My franchise has what we call a "Student's Notebook". It's a booklet that has all the syllabus steps written down (we check a box when we are done learning a step as a step), as well as every event/choreography you have taken part in. And there's also the part where the teacher writes down what was done in this lesson (like, "Introduced bota fogos, revised lockstep, worked on rumba foot technique etc.). It's a very handy mechanism, because it means that a teacher with 50 students will see the notebook and remember what was done last lesson and the lesson before that.
    I don't think it's unbelievable. I think it's very good and helps everyone. Oh, and we both sign above the lesson description so that our lesson is checked off as being done.

    T_E
  3. JANATHOME

    JANATHOME Well-Known Member

    Franchised studios has a purpose and something to offer. When we first began to dance with started with AM... Being somewhat apprehensive about the whole enviornment AM was the best place for us. What they gave us was not all that great dance instruction but they had the ability to immediatly make us feel comfortable and expereince the joy of dance.

    Our first comp was also with AM, again a good place to start. Thier comps like thier studios are much more social, and bring out the fun in a comp. There did come a point that we desired more techinical instruction and left. And when we left we actaully ended up paying less for more advanced instruction. Still I think had we not started at AM, we may have not continued to move forward. Back then, the franchise expereince worked for us. It always fustrates me when the franchise studios gets a "bashing"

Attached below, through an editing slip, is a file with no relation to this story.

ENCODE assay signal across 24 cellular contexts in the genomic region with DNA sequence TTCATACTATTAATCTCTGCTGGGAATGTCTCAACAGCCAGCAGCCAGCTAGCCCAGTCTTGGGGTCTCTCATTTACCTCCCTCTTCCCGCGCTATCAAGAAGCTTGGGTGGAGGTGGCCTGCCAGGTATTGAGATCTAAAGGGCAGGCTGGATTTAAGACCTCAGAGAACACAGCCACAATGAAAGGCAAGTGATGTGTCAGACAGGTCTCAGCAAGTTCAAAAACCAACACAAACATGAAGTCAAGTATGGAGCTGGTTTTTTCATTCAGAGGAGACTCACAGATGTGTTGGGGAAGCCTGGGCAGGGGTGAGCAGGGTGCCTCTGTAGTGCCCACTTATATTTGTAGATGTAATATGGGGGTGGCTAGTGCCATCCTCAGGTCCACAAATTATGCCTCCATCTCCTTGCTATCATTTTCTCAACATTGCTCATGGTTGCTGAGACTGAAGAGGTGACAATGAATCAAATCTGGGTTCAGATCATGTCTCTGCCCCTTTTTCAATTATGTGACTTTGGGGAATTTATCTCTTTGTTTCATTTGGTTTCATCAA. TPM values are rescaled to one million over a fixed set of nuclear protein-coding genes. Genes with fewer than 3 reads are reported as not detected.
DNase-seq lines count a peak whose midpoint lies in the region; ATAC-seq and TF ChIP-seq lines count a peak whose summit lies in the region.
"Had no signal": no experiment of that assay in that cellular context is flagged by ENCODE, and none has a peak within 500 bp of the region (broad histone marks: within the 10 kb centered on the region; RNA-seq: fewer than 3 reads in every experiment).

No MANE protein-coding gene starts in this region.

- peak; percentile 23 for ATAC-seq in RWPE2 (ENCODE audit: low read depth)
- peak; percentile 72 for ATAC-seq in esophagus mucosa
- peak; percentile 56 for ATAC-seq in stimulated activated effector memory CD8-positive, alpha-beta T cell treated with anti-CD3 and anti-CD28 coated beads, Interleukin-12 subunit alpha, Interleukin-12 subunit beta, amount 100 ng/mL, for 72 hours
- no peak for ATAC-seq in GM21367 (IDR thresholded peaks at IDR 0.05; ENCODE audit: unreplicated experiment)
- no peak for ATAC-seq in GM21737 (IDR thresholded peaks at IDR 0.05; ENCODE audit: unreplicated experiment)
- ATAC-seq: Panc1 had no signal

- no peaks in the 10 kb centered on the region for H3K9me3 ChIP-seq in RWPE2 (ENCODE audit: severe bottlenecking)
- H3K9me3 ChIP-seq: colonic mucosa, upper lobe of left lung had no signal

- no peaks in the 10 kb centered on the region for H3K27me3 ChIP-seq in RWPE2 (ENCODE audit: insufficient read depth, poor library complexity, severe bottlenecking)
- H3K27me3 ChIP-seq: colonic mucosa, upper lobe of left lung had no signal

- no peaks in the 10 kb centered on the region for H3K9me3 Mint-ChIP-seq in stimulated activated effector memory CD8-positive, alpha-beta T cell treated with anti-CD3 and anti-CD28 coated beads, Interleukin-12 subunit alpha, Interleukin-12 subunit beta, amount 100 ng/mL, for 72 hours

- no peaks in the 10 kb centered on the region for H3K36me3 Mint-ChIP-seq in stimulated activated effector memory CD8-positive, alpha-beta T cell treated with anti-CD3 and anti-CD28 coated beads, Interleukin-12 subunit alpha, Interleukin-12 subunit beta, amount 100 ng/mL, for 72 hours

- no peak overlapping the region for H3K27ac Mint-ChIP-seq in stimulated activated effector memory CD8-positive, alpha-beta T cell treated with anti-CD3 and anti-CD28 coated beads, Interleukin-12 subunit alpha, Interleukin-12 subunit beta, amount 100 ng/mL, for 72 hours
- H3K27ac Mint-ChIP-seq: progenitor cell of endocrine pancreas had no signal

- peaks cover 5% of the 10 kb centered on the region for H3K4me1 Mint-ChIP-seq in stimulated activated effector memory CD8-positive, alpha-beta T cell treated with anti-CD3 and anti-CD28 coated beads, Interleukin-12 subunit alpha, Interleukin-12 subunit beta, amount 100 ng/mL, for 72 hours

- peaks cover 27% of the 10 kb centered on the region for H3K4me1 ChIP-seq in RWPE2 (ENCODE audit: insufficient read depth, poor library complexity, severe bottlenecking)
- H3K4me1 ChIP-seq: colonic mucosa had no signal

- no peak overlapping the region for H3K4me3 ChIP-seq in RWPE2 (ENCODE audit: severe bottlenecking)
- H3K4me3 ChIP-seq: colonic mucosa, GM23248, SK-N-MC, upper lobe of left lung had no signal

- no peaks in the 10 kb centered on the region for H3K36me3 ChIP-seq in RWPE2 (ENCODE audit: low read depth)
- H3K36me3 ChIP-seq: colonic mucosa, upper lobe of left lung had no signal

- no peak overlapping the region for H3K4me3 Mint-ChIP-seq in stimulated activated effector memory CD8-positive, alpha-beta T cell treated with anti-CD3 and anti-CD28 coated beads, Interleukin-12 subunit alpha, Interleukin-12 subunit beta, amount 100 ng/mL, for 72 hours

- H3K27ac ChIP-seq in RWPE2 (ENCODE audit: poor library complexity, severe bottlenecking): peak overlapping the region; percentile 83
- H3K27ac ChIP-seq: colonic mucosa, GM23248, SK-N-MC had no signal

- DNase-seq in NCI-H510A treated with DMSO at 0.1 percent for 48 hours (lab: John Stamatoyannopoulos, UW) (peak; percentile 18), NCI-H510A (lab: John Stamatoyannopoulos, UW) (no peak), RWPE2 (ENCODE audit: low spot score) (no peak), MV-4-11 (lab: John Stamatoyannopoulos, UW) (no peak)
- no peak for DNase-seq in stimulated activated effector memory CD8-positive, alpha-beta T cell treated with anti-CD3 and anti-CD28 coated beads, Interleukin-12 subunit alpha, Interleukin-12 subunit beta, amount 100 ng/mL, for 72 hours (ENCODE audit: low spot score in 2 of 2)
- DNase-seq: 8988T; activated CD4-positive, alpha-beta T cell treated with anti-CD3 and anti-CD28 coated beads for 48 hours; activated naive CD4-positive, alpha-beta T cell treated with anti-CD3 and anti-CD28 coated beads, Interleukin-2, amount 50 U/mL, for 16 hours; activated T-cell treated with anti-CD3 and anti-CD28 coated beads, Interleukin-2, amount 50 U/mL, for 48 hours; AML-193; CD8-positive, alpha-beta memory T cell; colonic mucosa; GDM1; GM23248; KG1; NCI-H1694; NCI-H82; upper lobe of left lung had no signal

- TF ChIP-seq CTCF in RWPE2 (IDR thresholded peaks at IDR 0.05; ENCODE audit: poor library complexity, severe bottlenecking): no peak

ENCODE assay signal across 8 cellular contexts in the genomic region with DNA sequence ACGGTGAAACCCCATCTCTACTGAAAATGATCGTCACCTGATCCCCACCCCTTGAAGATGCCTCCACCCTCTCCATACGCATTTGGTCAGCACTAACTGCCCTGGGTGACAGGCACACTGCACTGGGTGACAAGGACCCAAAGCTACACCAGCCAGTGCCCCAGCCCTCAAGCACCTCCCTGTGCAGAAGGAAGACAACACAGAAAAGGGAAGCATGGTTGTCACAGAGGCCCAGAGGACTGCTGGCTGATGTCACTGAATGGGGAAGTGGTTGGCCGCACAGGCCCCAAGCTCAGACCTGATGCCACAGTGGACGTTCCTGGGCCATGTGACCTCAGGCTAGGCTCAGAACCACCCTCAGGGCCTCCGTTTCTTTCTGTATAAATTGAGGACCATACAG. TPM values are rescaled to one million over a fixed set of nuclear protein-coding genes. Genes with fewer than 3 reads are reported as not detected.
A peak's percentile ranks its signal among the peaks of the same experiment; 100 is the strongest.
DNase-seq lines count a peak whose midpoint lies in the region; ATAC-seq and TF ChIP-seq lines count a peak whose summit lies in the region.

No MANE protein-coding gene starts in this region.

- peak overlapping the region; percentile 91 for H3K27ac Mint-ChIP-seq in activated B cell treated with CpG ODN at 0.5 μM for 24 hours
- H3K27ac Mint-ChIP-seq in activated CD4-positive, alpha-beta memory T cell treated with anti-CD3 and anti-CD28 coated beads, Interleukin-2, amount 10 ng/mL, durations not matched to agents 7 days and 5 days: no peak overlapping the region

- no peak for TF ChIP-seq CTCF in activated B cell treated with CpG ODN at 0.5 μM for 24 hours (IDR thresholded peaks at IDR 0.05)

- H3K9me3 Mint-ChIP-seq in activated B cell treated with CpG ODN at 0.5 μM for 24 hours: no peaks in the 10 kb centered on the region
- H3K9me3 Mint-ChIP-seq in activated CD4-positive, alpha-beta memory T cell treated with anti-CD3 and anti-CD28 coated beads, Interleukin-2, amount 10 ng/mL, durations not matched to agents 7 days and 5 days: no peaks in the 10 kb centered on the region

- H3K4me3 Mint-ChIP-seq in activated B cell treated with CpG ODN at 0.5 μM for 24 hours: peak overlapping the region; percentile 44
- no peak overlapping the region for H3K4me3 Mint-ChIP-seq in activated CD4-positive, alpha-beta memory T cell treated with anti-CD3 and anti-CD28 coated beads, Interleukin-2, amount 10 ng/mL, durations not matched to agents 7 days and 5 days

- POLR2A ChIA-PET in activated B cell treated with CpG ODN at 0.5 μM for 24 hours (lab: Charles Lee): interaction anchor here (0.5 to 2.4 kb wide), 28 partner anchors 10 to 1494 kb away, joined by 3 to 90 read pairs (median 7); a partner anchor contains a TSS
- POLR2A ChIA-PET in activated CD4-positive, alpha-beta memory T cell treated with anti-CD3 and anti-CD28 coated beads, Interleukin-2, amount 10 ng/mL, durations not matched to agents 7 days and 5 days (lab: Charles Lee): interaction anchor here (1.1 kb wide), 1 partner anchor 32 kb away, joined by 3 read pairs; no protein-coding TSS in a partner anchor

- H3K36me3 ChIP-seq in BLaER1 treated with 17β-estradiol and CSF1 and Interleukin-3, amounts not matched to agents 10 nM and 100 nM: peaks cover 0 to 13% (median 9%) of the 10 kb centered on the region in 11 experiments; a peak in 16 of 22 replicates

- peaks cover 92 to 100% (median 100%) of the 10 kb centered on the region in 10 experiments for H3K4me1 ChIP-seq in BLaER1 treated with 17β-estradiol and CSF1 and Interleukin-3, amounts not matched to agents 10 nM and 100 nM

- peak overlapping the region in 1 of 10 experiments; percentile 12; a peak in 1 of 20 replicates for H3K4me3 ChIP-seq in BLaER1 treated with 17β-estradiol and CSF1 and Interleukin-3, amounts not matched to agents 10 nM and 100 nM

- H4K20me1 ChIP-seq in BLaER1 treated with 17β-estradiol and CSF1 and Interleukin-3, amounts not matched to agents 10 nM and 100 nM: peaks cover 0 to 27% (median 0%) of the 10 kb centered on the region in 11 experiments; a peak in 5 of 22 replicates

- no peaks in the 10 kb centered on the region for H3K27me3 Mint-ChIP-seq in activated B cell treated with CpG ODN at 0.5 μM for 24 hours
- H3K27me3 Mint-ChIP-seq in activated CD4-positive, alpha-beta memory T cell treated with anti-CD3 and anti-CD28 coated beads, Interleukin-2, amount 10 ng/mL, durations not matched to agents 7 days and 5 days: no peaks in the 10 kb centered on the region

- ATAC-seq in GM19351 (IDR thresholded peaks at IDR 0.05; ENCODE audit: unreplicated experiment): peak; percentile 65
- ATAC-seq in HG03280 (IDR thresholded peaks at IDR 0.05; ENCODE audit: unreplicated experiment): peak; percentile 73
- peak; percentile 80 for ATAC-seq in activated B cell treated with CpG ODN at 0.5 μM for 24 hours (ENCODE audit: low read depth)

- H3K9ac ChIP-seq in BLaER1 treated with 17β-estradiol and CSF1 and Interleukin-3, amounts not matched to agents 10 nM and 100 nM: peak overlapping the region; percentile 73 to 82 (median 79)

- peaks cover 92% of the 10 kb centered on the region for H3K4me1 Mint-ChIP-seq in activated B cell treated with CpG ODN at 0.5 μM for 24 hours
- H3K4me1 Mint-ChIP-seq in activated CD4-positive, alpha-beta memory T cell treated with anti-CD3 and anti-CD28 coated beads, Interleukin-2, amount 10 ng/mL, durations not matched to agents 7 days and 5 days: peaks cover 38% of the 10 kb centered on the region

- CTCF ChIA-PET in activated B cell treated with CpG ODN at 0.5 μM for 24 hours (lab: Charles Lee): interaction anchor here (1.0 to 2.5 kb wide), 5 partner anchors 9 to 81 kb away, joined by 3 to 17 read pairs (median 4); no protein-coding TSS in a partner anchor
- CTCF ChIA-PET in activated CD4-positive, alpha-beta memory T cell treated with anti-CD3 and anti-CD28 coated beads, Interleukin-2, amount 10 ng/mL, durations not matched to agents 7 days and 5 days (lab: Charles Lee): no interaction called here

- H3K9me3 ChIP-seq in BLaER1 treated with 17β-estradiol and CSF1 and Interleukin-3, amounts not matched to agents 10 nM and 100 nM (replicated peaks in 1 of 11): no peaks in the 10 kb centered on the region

4. fascination

    fascination Site Moderator Staff Member

    I hope that isnt your experience of this thread b/c as you noted many of us appreciate the pros and cons and variances therein....
  5. Laura

    Laura New Member

    50 students? Wow. I've never had a teacher with that many private students, even back at that franchise I mentioned!
  6. saludas

    saludas New Member

    Let's see, that's 10 hours a day (no breaks) 5 days a week? And that assumes only 1 hour per student. Wow, talk about an assembly line. Guess the teacher does not need time for his own lessons or improvement, if he/she's in the studio all that time...
  7. fascination

    fascination Site Moderator Staff Member

    not neccessarily....not every student comes in once a week.....I have seen couples who do it as a twice a month half hour date sort of thing...and then its especially important to try to remember via something like a notebook, what the heck they were working on
  8. saludas

    saludas New Member

    I guess not remembering what they just paid $100+ for is the reason that the teacher keeps records, but it certainly should be a big wakeup call to the student. When they leave the lesson, is their mind on what they just worked on or what they are having for dinner???